Digital Art Masters: V7 - Sample Making Of 'Last Stand'
By starting off with a sketch I immediately knew I wanted to create something old, dirty, grimy, urban and somewhat "sci-fi-esque" that was vast in size and scale. This led me to the Kowloon Walled City in Hong Kong. This is a well know place, so finding references was quite easy. I immediately fell in love with its size, scale, weathering and the amount of detail.
The modeling process for this piece was simple. Low res building facades were poly modeled in Maya in a modular way. Once the model was complete the UVs were laid out, one per object. External pieces such as window frames, hanging deck pieces (over and under), air conditioning units and pipes were also modeled in low res. I knew I would be relying heavily on textures and the paint-over so I did not get too involved when modeling the details (Fig.01 - 02).
Textures and Shaders
For this piece I used around 20 different 1k and 2k texture maps. Each texture has its own Specular and Bump map, so around 60 maps were created for the entire piece. With this number of different shaders and texture maps, it is critical to keep everything properly named and organized (Fig.03).
The shaders were set up with the basic V-Ray power shader. The Diffuse component was made from painted and color corrected photo-based maps, primarily collected from CGTextures.com. The Reflection component utilized a grayscale Specular map piped into the Reflection and Rglossiness slots. Reflection was used with the glossiness turned down (around .95), Fresnel reflections turned on, IOR based on the material properties and the subdivisions around 24-36 (always in powers of 12). The Bump component was also a grayscale, high frequency image used on all the shaders (Fig.04 - 05).
Scene Layout and Organization
One of the problems I ran into with this project was the large number of individual objects. Since everything was modeled independently and in a modular fashion, this allowed for hundreds of thousands of different assets. Max and Maya don't really like this, so once everything looked good on an independent asset level, I merged them together by material type and began creating layers based on these materials. The layout began on one side of the river, with all of the wires and junk attached. I then mirrored and flipped it, moving some things around to create interesting shapes. These were then duplicated and moved down, and everything was grouped together. I applied a Bend modifier to get a suitable curvature to the buildings (Fig.06 - 07).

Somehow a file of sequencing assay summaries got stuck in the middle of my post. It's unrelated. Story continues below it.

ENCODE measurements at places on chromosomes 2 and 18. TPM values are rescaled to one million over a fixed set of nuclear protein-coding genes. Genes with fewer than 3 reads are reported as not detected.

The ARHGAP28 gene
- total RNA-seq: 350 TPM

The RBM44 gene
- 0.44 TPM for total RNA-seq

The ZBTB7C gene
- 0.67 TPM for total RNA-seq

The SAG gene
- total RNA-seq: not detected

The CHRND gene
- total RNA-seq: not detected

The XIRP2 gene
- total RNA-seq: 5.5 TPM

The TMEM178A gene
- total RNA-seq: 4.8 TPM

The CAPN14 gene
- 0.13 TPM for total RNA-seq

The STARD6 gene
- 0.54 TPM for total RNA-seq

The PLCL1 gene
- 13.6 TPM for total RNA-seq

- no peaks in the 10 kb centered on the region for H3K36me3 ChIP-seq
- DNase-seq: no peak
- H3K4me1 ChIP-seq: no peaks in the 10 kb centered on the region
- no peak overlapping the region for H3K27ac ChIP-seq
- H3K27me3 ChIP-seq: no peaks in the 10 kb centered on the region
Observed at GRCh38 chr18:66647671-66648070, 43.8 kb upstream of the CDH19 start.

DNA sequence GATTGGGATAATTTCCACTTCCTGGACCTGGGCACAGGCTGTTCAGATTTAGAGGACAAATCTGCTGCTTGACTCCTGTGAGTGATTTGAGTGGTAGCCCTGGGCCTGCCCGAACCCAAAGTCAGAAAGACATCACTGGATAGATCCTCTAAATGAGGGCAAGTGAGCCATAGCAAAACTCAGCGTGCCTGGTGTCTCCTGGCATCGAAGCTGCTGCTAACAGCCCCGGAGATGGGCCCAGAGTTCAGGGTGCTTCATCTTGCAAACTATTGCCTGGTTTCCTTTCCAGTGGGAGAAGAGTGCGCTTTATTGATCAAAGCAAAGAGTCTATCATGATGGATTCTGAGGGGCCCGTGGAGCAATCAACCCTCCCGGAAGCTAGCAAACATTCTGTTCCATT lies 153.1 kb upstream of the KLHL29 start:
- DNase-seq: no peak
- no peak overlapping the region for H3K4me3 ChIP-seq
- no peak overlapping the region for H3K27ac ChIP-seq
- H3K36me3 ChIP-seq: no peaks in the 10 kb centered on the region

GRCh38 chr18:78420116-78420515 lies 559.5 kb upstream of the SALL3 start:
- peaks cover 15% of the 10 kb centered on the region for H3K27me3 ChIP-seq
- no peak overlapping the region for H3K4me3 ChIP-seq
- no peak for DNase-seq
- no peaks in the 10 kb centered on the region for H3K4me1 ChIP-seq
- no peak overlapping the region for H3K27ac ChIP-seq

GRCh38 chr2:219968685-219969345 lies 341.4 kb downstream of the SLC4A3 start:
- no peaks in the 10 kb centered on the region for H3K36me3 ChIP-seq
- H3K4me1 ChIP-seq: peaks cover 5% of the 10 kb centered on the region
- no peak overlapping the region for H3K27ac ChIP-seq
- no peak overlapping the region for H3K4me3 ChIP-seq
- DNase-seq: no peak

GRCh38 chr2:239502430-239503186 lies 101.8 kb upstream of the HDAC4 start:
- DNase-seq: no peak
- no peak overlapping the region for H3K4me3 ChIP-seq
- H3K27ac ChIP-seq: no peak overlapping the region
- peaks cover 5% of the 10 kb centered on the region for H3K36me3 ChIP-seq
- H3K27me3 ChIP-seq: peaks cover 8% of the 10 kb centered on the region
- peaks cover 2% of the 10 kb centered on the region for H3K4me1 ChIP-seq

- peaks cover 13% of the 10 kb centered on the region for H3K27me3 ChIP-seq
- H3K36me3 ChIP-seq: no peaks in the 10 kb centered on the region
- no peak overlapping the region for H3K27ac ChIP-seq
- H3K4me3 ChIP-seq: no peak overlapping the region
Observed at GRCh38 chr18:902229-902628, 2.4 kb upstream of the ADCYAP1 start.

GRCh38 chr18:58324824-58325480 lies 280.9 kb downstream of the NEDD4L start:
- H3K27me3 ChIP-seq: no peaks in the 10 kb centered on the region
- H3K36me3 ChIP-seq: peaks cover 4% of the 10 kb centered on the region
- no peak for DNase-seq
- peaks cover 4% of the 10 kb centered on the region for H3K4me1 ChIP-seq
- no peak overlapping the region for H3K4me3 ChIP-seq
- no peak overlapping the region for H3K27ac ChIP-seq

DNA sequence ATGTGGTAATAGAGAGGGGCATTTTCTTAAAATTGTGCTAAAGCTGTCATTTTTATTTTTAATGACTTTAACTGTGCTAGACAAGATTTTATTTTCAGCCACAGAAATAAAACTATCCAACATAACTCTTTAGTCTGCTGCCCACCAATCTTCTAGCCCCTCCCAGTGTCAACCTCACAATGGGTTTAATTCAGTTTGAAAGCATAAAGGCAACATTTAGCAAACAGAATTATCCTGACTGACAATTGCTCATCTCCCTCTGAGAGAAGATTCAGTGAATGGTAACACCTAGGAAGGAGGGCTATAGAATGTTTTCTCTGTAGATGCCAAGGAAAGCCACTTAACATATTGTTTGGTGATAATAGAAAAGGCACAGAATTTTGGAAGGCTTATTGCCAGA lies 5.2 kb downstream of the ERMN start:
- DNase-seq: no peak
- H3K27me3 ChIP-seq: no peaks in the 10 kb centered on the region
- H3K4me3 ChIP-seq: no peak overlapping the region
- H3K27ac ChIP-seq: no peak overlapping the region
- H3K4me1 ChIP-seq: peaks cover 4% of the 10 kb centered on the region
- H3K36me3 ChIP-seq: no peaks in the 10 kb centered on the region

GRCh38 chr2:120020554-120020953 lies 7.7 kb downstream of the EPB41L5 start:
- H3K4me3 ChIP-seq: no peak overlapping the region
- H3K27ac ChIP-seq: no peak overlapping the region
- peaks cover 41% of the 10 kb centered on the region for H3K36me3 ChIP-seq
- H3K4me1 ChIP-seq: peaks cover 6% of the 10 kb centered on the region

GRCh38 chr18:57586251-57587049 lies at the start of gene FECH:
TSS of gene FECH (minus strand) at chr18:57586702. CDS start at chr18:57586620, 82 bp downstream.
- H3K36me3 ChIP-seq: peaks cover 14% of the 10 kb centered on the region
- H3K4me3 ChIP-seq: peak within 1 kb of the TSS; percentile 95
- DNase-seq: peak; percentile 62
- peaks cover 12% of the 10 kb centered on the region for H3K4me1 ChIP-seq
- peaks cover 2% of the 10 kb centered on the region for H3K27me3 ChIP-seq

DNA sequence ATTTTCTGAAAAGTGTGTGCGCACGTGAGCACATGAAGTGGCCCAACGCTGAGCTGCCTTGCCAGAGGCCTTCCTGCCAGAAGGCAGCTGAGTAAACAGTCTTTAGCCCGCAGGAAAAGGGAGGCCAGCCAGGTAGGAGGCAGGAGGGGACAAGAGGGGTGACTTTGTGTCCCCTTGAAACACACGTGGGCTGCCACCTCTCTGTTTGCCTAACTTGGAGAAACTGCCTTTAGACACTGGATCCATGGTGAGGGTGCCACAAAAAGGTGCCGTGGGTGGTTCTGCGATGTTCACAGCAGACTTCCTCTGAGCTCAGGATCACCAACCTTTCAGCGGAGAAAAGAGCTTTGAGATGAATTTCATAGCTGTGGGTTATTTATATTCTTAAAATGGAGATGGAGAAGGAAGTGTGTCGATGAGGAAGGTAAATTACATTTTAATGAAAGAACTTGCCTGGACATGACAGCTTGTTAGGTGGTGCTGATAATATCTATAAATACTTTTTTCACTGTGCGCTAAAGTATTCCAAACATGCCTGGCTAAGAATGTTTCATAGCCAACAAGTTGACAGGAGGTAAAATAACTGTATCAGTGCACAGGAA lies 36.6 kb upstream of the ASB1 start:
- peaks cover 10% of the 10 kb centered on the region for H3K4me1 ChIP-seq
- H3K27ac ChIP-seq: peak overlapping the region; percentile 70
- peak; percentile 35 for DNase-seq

In my first concept I explored a few different lighting scenarios. I had my mind set on a somewhat strong key light coming in from the left of the screen. I really liked the raking shadows, warm sky and happy mood (Fig.08).
The only problem with the sun representing a key light is the aspect of the neon signs and windows. I wanted to include dominant pools of light cast from doorways, windows and the signs, but unfortunately this created an unpleasant juxtaposition in the image. I eventually decided to kill the sun light and pop in a cool and stormy Environment map instead. I then started adding neon glows coupled with window and doorway light (Fig.09).
By using the rule of thirds my goal was to focus the eye at the mid-left center of the image (the bright area with the neon signs). From there I hoped to lead the viewer back and to the right, following the wires across the water to the other bright area and then trace the bridge back to the original focal point. Using the rule of thirds together with the arrangement of the structures and lighting, I created a loop for the viewer. The idea was to create a continuous loop where you would pause and study the details a little more each time. As the artist I wanted to keep you (the viewer) sucked in as long as possible.
With Final Stand I knew I would need to render out more than just a beauty pass, but was also aware I would have to be sensible. Consequently I rendered out a beauty pass which included all the lights, Z-Depth and Ambient Occlusion. I got quite a bit out of my three render passes, added a sky and tweaked some levels and contrast. With that as my base, I started to overlay some grime and dirt textures, added a glow on top of the neon signs and dabbed in a little more atmosphere.
The final step in Photoshop was color balancing. With this piece I tried a few different color options, but found the blue/cyan color worked the best. Although I really like the warmer yellow feel, the cool blue with the neon signs just seemed to fit (Fig.10 - 11).
I love personal projects; they allow us to use complete creative freedom and to show the world what we can imagine.
To see more by Brandon Martynowicz, check out Digital Art Masters: Volume 7